Central Bank of Nigeria (CBN) Director, Banking Supervision, Ahmad Abdullahi, has threatened to sanction any Deposit Money Bank (DMB) in breach of its directive of March 3, instructing them to, among other things, open teller points for retail forex transactions and to have electronic display boards in all their branches, showing rates of all trading currencies.
Noting that the objective is to create awareness among members of the public regarding the availability of such facilities in branches of the banks at clearly disclosed prices, the CBN frowned at the banks for not complying with its directives.
A circular issued by the apex bank warned that the CBN would give stiff regulatory sanctions to banks that fail to comply fully with the earlier directive by October 13, 2017.
The CBN had directed banks and authorized dealers to open a teller point for retail forex transactions involving Personal Travel Allowance/Business Travel Allowance and Small and Medium Enterprises (SMEs). Such facilities would make it easy for their customers and other forex users to buy and sell forex in all locations and ensure access to foreign exchange without any hindrance.
The CBN had also directed commercial banks to have electronic display boards in all their branches, showing rates of all trading currencies, which it urged customers to insist on in processing their forex transactions for invisibles and the SMEs window.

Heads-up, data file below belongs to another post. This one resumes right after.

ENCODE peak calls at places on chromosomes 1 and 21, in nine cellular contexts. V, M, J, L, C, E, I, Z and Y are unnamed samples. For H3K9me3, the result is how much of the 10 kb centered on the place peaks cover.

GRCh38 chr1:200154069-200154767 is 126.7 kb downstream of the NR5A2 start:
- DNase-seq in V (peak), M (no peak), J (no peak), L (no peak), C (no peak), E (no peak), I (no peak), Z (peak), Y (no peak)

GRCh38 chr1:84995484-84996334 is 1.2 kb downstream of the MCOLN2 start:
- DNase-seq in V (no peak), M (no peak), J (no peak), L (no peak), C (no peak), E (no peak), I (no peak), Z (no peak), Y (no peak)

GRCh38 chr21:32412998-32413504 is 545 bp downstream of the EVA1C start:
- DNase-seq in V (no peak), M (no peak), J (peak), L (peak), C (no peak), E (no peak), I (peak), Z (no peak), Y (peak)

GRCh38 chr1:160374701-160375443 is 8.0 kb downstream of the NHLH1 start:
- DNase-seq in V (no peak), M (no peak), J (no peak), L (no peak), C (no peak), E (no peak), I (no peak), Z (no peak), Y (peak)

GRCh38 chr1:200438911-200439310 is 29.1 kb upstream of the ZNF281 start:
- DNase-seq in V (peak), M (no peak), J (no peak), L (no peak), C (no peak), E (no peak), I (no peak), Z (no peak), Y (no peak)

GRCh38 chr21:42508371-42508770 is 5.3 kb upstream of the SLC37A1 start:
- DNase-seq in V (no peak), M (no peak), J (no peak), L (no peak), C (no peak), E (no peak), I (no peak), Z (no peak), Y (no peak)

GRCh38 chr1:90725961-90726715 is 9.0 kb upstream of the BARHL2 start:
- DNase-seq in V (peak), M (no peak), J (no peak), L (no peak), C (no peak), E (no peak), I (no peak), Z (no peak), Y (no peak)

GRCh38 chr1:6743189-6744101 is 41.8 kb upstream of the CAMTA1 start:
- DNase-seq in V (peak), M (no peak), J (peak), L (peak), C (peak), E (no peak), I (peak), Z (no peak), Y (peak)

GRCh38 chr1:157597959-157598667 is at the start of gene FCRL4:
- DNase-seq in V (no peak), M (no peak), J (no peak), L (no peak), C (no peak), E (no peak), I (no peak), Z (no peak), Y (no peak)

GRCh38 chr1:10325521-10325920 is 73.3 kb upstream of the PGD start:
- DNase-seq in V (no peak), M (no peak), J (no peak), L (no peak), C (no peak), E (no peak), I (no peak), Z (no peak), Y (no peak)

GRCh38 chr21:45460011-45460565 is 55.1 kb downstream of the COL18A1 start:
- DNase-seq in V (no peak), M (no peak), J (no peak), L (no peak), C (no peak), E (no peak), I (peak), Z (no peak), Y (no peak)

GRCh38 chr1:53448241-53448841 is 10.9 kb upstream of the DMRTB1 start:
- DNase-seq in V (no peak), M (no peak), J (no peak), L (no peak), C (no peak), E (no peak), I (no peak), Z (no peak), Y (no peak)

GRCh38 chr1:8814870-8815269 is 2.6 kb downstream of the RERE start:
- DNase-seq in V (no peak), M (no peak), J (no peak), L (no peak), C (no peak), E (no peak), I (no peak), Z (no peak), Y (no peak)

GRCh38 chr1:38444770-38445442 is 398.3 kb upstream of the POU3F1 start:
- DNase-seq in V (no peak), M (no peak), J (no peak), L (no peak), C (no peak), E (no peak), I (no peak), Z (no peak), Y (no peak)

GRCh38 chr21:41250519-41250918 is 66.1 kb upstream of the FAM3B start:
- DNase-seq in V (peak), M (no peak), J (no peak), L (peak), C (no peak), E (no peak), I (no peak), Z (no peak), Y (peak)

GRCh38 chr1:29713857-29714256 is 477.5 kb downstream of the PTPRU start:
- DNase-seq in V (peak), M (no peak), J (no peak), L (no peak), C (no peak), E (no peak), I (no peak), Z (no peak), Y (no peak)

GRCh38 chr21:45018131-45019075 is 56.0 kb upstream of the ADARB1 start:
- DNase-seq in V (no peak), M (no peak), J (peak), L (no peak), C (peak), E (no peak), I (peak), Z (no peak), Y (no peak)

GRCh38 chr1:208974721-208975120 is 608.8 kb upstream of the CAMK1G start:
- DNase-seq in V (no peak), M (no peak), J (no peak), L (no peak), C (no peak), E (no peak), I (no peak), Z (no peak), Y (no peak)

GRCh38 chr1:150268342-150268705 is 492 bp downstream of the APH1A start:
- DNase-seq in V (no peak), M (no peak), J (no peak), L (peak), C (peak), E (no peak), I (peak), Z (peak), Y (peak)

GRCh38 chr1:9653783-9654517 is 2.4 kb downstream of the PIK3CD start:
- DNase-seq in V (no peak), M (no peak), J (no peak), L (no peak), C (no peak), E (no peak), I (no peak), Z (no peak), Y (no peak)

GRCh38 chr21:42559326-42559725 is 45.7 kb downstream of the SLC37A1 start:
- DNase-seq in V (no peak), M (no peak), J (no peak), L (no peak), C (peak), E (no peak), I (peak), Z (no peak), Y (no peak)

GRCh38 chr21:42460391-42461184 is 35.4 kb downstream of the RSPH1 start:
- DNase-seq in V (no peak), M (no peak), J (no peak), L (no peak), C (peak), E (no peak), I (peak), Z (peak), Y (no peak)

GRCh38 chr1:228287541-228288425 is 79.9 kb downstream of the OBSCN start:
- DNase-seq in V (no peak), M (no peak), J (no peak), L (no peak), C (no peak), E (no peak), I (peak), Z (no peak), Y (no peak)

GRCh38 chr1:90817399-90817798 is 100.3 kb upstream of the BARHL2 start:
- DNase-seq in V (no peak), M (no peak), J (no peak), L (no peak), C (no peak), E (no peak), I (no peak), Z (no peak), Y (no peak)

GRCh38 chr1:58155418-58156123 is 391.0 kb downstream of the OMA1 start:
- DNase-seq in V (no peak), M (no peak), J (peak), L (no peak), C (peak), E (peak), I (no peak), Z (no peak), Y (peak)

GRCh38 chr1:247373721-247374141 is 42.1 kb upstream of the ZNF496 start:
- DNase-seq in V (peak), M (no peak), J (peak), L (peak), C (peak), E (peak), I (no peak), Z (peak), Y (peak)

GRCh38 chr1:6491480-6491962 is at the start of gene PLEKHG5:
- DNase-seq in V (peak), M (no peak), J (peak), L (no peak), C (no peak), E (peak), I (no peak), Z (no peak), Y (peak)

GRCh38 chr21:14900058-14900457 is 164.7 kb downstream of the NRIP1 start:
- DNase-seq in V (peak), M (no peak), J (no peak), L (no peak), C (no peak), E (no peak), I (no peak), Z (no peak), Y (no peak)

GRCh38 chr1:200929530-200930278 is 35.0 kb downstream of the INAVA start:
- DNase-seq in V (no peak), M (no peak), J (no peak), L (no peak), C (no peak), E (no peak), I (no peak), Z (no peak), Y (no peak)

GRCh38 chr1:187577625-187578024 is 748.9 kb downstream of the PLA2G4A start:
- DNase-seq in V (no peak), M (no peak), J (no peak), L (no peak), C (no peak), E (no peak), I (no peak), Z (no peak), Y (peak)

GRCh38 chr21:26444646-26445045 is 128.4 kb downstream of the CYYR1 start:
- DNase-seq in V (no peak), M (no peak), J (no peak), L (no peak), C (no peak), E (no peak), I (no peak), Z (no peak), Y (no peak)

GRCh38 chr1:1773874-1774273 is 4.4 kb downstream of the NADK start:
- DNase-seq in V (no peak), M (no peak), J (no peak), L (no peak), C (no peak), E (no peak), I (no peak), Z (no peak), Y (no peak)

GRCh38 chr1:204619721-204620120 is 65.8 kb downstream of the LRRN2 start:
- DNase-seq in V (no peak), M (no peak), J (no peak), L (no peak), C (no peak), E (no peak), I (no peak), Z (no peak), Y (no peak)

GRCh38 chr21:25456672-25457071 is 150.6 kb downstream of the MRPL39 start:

“The CBN has given the erring banks a four-week period, expiring on October 13, 2017, to fully comply with its directives or face regulatory sanctions, which it noted include but not limited to being barred from all future CBN foreign exchange interventions,” the bank said.
The apex bank also said it will sustain forex interventions in the various sectors of the inter-bank foreign exchange market with the injection of $545 million.
Giving a breakdown of the bank’s latest forex injection, its Acting Director, Corporate Communications, Isaac Okorafor, said the retail Secondary Market Intervention Sales (SMIS) received the largest intervention of $285 million.
Other components of the released figures include the $100 million offered for wholesale SMIS, $90 million for Small and Medium Enterprises (SMEs) window and $70 million for invisibles such as Basic Travel Allowances, tuition fees and medical payments.